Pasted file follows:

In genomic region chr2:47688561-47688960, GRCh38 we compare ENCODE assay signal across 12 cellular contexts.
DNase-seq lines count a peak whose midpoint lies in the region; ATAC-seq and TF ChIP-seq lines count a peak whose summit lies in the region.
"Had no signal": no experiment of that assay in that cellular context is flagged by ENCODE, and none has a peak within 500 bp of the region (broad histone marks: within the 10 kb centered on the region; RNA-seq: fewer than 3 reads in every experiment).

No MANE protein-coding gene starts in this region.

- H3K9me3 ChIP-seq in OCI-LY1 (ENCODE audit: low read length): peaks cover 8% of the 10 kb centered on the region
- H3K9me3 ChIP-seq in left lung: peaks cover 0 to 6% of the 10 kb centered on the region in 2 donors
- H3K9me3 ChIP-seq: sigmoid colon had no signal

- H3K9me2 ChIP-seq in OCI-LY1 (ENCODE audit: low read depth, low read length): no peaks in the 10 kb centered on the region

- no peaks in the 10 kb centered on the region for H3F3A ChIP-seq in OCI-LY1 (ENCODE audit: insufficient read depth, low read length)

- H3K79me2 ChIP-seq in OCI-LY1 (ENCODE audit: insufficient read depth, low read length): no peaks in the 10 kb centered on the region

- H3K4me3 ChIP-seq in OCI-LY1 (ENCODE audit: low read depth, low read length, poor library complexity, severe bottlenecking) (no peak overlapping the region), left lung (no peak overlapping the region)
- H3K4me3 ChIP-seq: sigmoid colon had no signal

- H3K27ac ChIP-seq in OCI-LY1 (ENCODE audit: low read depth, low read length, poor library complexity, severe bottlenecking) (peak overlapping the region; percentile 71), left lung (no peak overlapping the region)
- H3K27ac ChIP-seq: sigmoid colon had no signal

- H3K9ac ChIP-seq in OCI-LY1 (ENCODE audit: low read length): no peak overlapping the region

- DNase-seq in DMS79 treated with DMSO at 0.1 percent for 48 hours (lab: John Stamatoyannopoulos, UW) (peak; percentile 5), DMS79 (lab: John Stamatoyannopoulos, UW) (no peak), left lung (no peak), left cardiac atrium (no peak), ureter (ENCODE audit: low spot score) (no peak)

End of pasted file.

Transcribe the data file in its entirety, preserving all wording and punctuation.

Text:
In genomic region chr2:47688561-47688960, GRCh38 we compare ENCODE assay signal across 12 cellular contexts.
DNase-seq lines count a peak whose midpoint lies in the region; ATAC-seq and TF ChIP-seq lines count a peak whose summit lies in the region.
"Had no signal": no experiment of that assay in that cellular context is flagged by ENCODE, and none has a peak within 500 bp of the region (broad histone marks: within the 10 kb centered on the region; RNA-seq: fewer than 3 reads in every experiment).

No MANE protein-coding gene starts in this region.

- H3K9me3 ChIP-seq in OCI-LY1 (ENCODE audit: low read length): peaks cover 8% of the 10 kb centered on the region
- H3K9me3 ChIP-seq in left lung: peaks cover 0 to 6% of the 10 kb centered on the region in 2 donors
- H3K9me3 ChIP-seq: sigmoid colon had no signal

- H3K9me2 ChIP-seq in OCI-LY1 (ENCODE audit: low read depth, low read length): no peaks in the 10 kb centered on the region

- no peaks in the 10 kb centered on the region for H3F3A ChIP-seq in OCI-LY1 (ENCODE audit: insufficient read depth, low read length)

- H3K79me2 ChIP-seq in OCI-LY1 (ENCODE audit: insufficient read depth, low read length): no peaks in the 10 kb centered on the region

- H3K4me3 ChIP-seq in OCI-LY1 (ENCODE audit: low read depth, low read length, poor library complexity, severe bottlenecking) (no peak overlapping the region), left lung (no peak overlapping the region)
- H3K4me3 ChIP-seq: sigmoid colon had no signal

- H3K27ac ChIP-seq in OCI-LY1 (ENCODE audit: low read depth, low read length, poor library complexity, severe bottlenecking) (peak overlapping the region; percentile 71), left lung (no peak overlapping the region)
- H3K27ac ChIP-seq: sigmoid colon had no signal

- H3K9ac ChIP-seq in OCI-LY1 (ENCODE audit: low read length): no peak overlapping the region

- DNase-seq in DMS79 treated with DMSO at 0.1 percent for 48 hours (lab: John Stamatoyannopoulos, UW) (peak; percentile 5), DMS79 (lab: John Stamatoyannopoulos, UW) (no peak), left lung (no peak), left cardiac atrium (no peak), ureter (ENCODE audit: low spot score) (no peak)